How might stories like “We Not Weird About It” help us to explore who we are and the parts of ourselves that we keep hidden? How might more stories like this help readers, maybe even young readers, learn and shape healthy and safe perspectives on sexuality, autonomy, personal rights and freedoms?
This is a big question! I think what I’ll say, as a writer and teacher of writing, is that I think “We’re Not Weird About It” could be used as the basis for a writing prompt: Write a narrative using the first-person collective from the perspective of a group you’ve been a part of where you felt you both fit in and didn’t fit in. Somewhere in the narrative, switch to using first-person singular to say or confess something purely as yourself, possibly using the construction, “Between you and me, I…”
Something I love about this story is that it feels like it could be an essay. There is a grave truth in this story. We were fortunate to publish your essay “Preserves” in Vol. 21. Are you attracted to writing that blends genres or could be considered hybrid?
Especially with flash pieces, the designation of “fiction” or “nonfiction” seems less important to me than the overall impression the narrative has on the reader. I’ve written a few pieces, including “We’re Not Weird About It,” that come close enough to examining my lived experience to count as a personal essay, but are inventive and story-like enough to count as fiction. I honestly haven’t thought much about whether to label my work “hybrid” or “genre-bending,” but I’d like to mull that over more, especially as I approach a point where publishing an essay collection or short story collection might be a real possibility for me.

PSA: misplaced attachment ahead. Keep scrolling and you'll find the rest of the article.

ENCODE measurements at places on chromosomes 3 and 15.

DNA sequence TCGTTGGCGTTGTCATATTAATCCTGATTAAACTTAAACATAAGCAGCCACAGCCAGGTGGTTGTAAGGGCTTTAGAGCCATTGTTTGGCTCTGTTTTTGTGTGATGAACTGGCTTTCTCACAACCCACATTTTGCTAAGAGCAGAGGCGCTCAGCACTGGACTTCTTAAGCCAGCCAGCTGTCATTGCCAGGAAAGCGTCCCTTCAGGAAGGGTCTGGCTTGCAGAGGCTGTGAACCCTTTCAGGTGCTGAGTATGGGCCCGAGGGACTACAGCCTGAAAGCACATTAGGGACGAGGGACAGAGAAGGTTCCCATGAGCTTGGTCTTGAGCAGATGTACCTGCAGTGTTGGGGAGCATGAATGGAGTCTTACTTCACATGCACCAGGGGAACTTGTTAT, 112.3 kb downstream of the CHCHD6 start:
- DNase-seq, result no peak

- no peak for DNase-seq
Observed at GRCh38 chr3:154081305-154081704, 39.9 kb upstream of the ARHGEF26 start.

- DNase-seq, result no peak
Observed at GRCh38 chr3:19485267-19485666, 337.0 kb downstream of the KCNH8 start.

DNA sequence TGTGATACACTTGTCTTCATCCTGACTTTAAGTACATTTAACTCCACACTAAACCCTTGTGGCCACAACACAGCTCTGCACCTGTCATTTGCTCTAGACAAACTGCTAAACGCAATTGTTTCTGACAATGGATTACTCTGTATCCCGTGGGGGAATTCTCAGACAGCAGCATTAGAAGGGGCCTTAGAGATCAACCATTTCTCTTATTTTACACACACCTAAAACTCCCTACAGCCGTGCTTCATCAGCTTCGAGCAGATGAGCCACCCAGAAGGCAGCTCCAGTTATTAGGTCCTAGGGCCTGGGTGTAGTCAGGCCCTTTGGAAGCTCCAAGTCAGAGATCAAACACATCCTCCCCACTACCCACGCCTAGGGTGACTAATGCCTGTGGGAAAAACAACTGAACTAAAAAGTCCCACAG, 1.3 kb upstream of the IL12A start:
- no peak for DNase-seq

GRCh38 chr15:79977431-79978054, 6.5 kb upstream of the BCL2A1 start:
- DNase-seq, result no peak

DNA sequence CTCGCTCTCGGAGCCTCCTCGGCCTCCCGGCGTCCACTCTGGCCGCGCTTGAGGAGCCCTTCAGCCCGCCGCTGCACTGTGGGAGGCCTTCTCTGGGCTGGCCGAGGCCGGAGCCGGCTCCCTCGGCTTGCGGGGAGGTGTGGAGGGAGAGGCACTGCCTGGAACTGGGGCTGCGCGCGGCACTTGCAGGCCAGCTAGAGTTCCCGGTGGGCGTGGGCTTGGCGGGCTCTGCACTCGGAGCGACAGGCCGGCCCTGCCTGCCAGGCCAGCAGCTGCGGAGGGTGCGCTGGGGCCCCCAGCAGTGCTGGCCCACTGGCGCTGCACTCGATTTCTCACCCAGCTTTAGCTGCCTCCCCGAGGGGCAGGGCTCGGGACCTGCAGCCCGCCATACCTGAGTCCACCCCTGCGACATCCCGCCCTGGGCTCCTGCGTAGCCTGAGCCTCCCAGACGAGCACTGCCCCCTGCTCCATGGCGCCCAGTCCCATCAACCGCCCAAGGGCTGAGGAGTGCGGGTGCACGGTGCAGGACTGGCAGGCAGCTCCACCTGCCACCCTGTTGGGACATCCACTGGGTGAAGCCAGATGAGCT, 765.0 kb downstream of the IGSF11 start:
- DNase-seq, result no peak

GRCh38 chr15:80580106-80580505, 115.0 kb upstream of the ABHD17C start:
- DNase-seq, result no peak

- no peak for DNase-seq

What do you think a good piece of flash writing needs? Is this a form you write in a lot? Do you have favorite pieces or writers that you love?
I love the short form. I think good flash pieces require urgency, even to the point of desperation. The reader should feel that the author has something to say, and that they need to say it right now. Some of my major influences for flash fiction are Lydia Davis, Amy Hempel, and Lindsay Hunter.
The title of Vol. 24, “Ghost(s) Still Living” comes out of a line from a poem included by Heather A. Warren. Given all that’s occurred in our world in the past few years, what does the idea of “ghosts still living” mean to you?
Oof. I found Heather’s poem deeply affecting, especially in this moment in history. I’m sure I’m not alone in saying I feel like so many parts of my life and identity have died in the past couple of years. Both as a direct result of and set against the backdrop of the global pandemic, racial reckoning sparked by the murder of George Floyd, escalating climate crisis, and on and on, I am not the same person I was in 2019, and I’ll never be that person again. In some ways I feel like a more faded and more tired person waiting to come back to life, like a ghost. It seems like we’re all wandering around as compromised versions of ourselves—ghosts still living. I wish I had something more eloquent to say about this. I wish I had something more hopeful to say about this.
What projects are you working on now?
In theory I am working on my novel manuscript (working title: This Is My Body) which is similar to “We’re Not Weird About It” in setting and theme, but in reality I’ve mostly been writing essays these past couple of years. I’m realizing I’m probably much closer to having an essay collection than I am to having a finished novel.
Kasey Payette is a fiction writer and essayist based in Minneapolis, Minnesota. Her work has appeared in CALYX, Gulf Coast, Juked, Revolver, and Water~Stone Review. Her writing has been supported by the Loft Literary Center’s Mentor Series program and the Minnesota State Arts Board. She is currently at work on her first novel. You can follow her on Instagram @kaseypayette.